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All the blues are apt to have a touch of pink or lilac somewhere on the blossom. The purest dark blue is Lord Nelson, not a Spencer. Flora Norton Spencer, the brightest blue, is not as large as Zephyr Spencer, a silvery blue. Horace Wright is a splendid indigo, but rarely produces more than two flowers on the stalk. Audrey Crier Spencer, May Malcolm Spencer and Lady Sarah Spencer are said to be new, deep blue varieties of enormous size.

The best mauve is Tennant Spencer.

Mrs. Walter Wright.

It seems to be the Spencer form of

Asta Ohn Spencer is the best Lavender. Florence Nightingale and Masterpiece, both Spencers, are good. Nettie Jenkins is the best Spencer form of that old favorite, Lady Grizel Hamilton, and is slightly hooded. Mrs. Charles Foster is a good Spencer heliotrope. Phenomenal is a creamy white with a picotee edge of purple. This section would not be complete without the old Duke of Westminster, a striking combination of violet and purple, suggestive of the Cattleya orchid.

The striped and flaked varieties are not much sought after. Helen Pierce is a pleasing mottled pale blue. Senator Spencer looks like a good thing gone wrong. Its colour scheme consists of mahogany streaks on a dirty white ground. Prince Olaf is a good combination of purple and lavender, and shows the marking well, as it is not ruffled. Aurora Spencer and America Spencer are both pleasing flaked varieties, the former an orange rose, the latter a rosy scarlet. The freakishness of Marjory Linzee is not in the colour, which is pink, but in the form. It frequently has double standards, but does not seem any more desirable on that

account.

For the person who can only plant a single row of 90 or 100 feet, a packet of 20 seeds of each of the following 12 varieties will be found more than sufficient: (1) White, Etta Dyke Spencer. (2) Buff, Clara Curtis Spencer. (3) Cream Pink, Mrs. Routzahn Spencer. (4) Pink Edged, Elsie Herbert Spencer, (5) Pink, Countess Spencer. (6) Orange, Helen Lewis. (7) Scarlet, Queen Alexandra. (8) Crimson, King Edward Spencer. (9) Maroon, Douglas Unwin. (10) Blue, Lord Nelson. (11) Lavender, Asta Ohn. (12) Purple Edged, Phenomenal. If only four varieties can be grown, it will be found that Etta Dyke Spencer, Countess Spencer, Queen Alexandra and Asta Ohn will blend very well, either on the plants or when picked.

Moved by MAJOR H. J. SNELGROVE, seconded by J. P. JAFFRAY: "That a committee be named by the incoming President to consider the advisability of making application to the Provincial Government for a charter of incorporation for the Ontario Horticultural Association, said Committee to report at the next annual meeting of this Association." Carried.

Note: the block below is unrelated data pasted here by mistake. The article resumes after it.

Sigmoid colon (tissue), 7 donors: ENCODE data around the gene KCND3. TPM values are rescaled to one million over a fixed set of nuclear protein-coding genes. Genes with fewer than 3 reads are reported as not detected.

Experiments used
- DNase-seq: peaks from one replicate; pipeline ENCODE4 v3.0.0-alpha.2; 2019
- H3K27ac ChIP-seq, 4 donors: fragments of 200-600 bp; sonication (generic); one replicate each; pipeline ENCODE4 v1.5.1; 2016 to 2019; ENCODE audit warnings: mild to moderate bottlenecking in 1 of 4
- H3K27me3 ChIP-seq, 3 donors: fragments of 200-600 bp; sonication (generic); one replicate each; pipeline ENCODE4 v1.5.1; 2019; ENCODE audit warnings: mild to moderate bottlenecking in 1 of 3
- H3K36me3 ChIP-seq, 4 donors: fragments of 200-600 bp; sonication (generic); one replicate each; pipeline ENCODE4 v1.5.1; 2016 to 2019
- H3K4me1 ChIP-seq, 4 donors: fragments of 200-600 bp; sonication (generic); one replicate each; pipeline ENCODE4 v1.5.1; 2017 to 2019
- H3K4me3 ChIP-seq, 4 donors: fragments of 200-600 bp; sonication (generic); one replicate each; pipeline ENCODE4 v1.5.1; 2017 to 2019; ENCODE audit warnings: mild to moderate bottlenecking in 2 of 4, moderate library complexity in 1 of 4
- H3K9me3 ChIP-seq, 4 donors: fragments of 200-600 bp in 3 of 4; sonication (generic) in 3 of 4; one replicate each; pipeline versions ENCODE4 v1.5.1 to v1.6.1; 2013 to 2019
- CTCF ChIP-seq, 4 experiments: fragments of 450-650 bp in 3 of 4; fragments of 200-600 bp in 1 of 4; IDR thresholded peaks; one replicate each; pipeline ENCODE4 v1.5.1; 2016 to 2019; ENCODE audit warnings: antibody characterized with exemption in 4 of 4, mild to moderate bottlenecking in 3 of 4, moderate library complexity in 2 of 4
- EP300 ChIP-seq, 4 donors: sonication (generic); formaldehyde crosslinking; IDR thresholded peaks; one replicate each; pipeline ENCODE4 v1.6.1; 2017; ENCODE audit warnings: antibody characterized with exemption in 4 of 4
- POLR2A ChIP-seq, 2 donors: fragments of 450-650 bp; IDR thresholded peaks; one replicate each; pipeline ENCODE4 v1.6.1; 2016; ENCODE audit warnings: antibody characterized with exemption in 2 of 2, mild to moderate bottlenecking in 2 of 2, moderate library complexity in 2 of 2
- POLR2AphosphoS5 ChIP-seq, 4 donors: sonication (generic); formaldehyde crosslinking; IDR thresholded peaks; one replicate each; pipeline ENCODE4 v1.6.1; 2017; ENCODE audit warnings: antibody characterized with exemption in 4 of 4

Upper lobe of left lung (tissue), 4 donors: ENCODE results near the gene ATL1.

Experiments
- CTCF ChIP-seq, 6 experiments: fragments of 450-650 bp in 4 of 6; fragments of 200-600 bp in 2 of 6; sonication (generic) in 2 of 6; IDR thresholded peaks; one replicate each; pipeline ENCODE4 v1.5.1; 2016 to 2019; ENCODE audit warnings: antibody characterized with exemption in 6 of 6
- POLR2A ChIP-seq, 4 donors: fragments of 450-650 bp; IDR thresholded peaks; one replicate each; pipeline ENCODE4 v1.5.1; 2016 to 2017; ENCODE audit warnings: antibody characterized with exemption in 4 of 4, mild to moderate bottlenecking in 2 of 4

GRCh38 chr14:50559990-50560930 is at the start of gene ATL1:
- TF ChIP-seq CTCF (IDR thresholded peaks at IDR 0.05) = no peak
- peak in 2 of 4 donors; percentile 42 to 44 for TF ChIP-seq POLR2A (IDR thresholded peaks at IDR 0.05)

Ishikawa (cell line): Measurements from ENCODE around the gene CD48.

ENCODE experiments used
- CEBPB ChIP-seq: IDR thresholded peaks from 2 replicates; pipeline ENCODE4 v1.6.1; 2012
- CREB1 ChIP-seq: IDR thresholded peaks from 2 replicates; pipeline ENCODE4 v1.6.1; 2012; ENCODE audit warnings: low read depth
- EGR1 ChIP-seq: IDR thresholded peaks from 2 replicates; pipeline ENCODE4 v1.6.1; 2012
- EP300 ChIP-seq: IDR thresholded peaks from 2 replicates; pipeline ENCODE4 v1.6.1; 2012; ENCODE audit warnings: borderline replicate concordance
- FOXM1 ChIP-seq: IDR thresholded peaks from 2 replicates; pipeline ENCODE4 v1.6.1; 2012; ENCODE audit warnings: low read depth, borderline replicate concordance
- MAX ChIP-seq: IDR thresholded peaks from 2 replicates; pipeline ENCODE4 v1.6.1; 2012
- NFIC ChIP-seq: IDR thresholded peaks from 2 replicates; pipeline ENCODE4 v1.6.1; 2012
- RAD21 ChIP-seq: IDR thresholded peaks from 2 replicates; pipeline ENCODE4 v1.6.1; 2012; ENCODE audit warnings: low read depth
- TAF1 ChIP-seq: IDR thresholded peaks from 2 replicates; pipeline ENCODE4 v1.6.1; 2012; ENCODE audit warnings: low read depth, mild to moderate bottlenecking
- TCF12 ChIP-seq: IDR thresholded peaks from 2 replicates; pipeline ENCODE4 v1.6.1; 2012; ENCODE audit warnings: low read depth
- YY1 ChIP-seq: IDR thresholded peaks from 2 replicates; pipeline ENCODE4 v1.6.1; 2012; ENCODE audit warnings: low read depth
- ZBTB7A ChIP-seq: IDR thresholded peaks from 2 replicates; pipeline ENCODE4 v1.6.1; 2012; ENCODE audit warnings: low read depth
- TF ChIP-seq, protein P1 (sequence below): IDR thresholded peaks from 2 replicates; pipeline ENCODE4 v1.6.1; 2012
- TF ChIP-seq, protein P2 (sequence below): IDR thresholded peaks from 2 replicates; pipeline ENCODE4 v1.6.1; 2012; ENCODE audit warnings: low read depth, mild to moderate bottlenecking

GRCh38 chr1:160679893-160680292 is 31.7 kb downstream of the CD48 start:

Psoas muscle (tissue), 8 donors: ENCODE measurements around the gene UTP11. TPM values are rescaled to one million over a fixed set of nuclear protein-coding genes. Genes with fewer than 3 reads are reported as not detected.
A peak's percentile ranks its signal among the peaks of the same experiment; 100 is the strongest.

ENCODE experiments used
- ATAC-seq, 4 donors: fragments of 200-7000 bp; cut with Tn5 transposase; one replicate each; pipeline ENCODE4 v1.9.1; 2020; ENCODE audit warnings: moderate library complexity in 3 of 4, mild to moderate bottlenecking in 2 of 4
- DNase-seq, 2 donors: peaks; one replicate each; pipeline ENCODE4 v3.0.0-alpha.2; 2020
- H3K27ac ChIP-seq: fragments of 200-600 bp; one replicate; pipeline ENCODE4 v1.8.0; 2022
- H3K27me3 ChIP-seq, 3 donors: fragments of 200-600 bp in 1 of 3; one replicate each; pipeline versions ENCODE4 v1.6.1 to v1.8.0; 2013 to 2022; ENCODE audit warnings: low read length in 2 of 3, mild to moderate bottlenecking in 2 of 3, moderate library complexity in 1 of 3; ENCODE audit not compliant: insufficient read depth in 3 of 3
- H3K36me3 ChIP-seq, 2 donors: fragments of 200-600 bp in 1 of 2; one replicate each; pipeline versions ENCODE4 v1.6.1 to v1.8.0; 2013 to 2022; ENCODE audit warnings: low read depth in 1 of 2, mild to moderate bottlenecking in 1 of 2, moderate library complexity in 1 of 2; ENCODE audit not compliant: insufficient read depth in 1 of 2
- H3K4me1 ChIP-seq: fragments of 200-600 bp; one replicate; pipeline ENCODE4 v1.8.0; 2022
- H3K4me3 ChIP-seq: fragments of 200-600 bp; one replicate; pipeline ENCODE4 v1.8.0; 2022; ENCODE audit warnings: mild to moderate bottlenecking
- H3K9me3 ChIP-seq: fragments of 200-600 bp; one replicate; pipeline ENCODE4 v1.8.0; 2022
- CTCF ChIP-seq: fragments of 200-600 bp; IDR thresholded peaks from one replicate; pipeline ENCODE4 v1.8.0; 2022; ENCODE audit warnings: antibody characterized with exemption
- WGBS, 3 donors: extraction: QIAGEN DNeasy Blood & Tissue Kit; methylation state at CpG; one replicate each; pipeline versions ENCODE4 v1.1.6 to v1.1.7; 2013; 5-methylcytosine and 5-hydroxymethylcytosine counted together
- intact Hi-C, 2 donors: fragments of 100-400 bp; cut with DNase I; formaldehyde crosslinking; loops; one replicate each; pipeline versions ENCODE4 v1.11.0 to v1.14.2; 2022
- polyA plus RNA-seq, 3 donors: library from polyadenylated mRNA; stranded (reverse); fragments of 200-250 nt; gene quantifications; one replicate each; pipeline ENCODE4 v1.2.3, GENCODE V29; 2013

ADDRESS OF WELCOME.

MAYOR G. R. GEARY. TORONTO.

A short time ago I had the privilege of attending a meeting of a Ratepayers' Association in the City of Toronto, and of presenting two medals and a large cup won in competition for lawns and gardens in that part of the city. Great interest was taken in this competition, as evidenced at that meeting, and I better realized

the work this Association is doing in the City of Toronto. I have seen many fine gardens, but the best example of what can be done in a limited space is the one. owned by Mr. George Baldwin in this city. If we take a pride in our city it is our duty to do what we can to beautify it. In no other way can outside decoration be made so effective as in the improvement of home surroundings. The view of the home from the streets, no matter how beautiful the inside may be, is what the public see. It must be a source of greater pride for the owner to realize that his house is one of the city's beauty spots. I would like to see more horticultural associations and a larger membership in this city, if that were possible. I don't mean to say that the present Society is not doing the work-it is a good one, and I belong to it myself and am proud of my connection with it. There are 420 miles of streets in this city, and it is impossible for a limited membership to do the work that ought to be done. There should be at least 10,000 active members in the Queen City.

We have been most unfortunate in losing a very estimable and capable officer of late in Mr. James Wilson, who was our Superintendent of Parks; he was a man of large ideas and with the ability to carry them out, his heart was wrapped up in his work, and it will remain a lasting credit to himself and the City of Toronto. His plans looked to the future and they will be taken up by his successor, whoever he may be, and we trust that he will be able to follow along the line of the late Mr. Wilson. It is difficult for a city to branch out from its swaddling clothes and take on man's estate and attend to the little ethical matters of beauty and adornment which we all desire to see attended to. It is a very good thing for the Province that we find men and women so wrapped up in things in which there is no monetary gain but just the desire to please themselves and others. We all love. our town and desire to see it beautiful and reaching upward with other places, and we welcome the efforts of this Association in their work. To you who come from outside of Toronto, we welcome you heartily, and desire that your visit here may be a pleasant one. We are glad to see you, and pleased that we have been able to afford you accommodation for your meetings, and I trust that you will continue to hold your splendid Annual Convention among us.

The Mayor's address of welcome was heartily received.

W. A. BROWNLEE: I would ask Mr. Dockray what he would do if he had nothing but sandy loam soil for sweet peas? Is it possible to plant them in the same location every year, or is the soil so deteriorated by the extraction of the constituent parts in the growth of the sweet peas that it is not well to plant them in the same place a second time? Can you successfully plant sweet peas in the same place in a trench if you use a fertilizer?